Monday, 20 February 2017

Let's Talk About P3's

Let's Talk About P3's

By: Ryan Young

Dwight Ball and his Liberal government recently made two announcements regarding the construction of new healthcare facilities in western Newfoundland, to be built and operated through public-private-partnerships (P3’s). While many are happy with the announcements, and the prospect of brand new facilities, others are not so sure, and have cast skepticism on both P3’s, and Ball’s ability to get the deals done in a way that benefits the province and not the private business owners.

At the heart of the matter are a new 164 bed, acute care hospital and 120 bed long-term care facility in Corner Brook. Both facilities will be built at the same location and will offer a much-needed upgrade from the current 217 bed Western Memorial Regional Hospital. Having lived in Corner Brook, I can personally vouch for the poor condition of the existing hospital, and it is no secret that we need more long-term care beds to serve an aging population. The infrastructure is badly needed, but the question must be asked: is the P3 model right for Newfoundland and Labrador?

There has been much discussion from several different sides on the merits of P3’s. Proponents claim that it is a great option to save the government money and provide essential services without all of the up-front capital costs. The labour movement claims that P3’s will take away good paying public-sector jobs, decrease the quality of service, and cost the government more money in the long run. And then there are the people who depend on the facilities who just want to see the new hospital and long-term care center built, no matter what model the government decides to use.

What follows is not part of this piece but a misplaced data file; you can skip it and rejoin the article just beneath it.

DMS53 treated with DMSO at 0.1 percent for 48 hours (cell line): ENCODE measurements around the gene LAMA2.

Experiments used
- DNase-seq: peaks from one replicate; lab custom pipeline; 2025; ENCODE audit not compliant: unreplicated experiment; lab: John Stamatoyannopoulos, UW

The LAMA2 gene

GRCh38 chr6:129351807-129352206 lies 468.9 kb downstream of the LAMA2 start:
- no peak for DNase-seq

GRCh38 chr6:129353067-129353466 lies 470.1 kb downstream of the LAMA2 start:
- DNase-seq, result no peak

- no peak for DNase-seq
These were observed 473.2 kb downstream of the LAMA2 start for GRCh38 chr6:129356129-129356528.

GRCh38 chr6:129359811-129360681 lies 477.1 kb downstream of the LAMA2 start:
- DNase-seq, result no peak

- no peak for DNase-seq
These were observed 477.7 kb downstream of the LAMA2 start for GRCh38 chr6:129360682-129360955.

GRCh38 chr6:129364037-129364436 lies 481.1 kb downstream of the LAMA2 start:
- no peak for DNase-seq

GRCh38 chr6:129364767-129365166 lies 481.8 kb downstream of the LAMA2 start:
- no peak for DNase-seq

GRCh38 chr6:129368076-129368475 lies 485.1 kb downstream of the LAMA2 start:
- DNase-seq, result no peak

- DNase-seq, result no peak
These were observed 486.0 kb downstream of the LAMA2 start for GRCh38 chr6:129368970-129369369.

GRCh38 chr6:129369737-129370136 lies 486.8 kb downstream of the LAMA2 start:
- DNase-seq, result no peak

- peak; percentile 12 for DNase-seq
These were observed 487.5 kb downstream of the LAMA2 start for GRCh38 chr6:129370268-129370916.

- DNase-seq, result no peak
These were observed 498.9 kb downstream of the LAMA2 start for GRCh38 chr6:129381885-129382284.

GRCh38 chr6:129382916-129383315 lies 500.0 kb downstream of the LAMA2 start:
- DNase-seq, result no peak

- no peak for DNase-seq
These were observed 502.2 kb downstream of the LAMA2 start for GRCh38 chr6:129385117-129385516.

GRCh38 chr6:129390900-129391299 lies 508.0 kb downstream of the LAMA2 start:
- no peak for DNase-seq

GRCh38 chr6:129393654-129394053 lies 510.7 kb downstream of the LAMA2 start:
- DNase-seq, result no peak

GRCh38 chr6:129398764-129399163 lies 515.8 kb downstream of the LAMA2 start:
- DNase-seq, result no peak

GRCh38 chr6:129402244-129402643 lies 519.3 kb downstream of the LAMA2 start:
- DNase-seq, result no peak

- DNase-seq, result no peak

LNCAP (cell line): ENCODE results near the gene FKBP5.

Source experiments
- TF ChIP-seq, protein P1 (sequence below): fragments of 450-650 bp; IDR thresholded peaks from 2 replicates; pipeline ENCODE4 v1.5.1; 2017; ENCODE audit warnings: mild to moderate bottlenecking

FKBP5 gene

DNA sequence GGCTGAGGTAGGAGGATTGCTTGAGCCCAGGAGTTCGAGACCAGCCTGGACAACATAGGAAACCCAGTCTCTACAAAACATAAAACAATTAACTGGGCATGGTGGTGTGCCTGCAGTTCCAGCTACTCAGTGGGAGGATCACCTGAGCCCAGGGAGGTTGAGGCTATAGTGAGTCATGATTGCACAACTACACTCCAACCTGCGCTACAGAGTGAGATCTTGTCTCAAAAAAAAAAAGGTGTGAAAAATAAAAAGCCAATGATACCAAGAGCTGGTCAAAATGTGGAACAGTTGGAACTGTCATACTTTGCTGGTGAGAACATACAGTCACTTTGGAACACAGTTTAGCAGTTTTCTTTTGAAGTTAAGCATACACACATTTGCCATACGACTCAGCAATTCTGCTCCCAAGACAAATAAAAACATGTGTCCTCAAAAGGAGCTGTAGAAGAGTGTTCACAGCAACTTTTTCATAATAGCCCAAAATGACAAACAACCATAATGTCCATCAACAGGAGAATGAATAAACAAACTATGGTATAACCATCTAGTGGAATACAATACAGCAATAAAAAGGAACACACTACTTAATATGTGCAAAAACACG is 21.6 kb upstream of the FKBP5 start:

In the most recent announcement regarding the new Corner Brook Hospital, Premier Ball claimed that the province would save 7% on the cost of the project using a P3 model. No specifics were given on the estimated cost of the contract, nor were any details given on where the 7% figure came from. How can you claim to be saving 7% when you don’t even yet know the cost of the contract? Unless, of course, the deal is already done, and pushing through the public eye is just an unfortunate hurdle that needs to be cleared. As has become the norm, the government has failed to properly communicate the details of their plan, and people are once again left scratching their heads and wondering what it all means.

When I started digging a little deeper into P3’s in Canada, things began to get murky. Organizations like the PPP Council, P3 Canada, and our own NL Employers Council claim that with aging populations, higher debt loads, and less federal funding for provincial governments, P3’s offer a sensible alternative that can enable the construction and operation of facilities and services that might not otherwise be able to fit in the budget constraints of governments. The major selling points are that governments do not pay for the assets until they are fully operational, contracts are paid out long-term and include provisions for proper maintenance and quality of service, and that the lifetime costs of the assets are known in advance, ensuring that the taxpayers are not left on the hook for surprise overruns.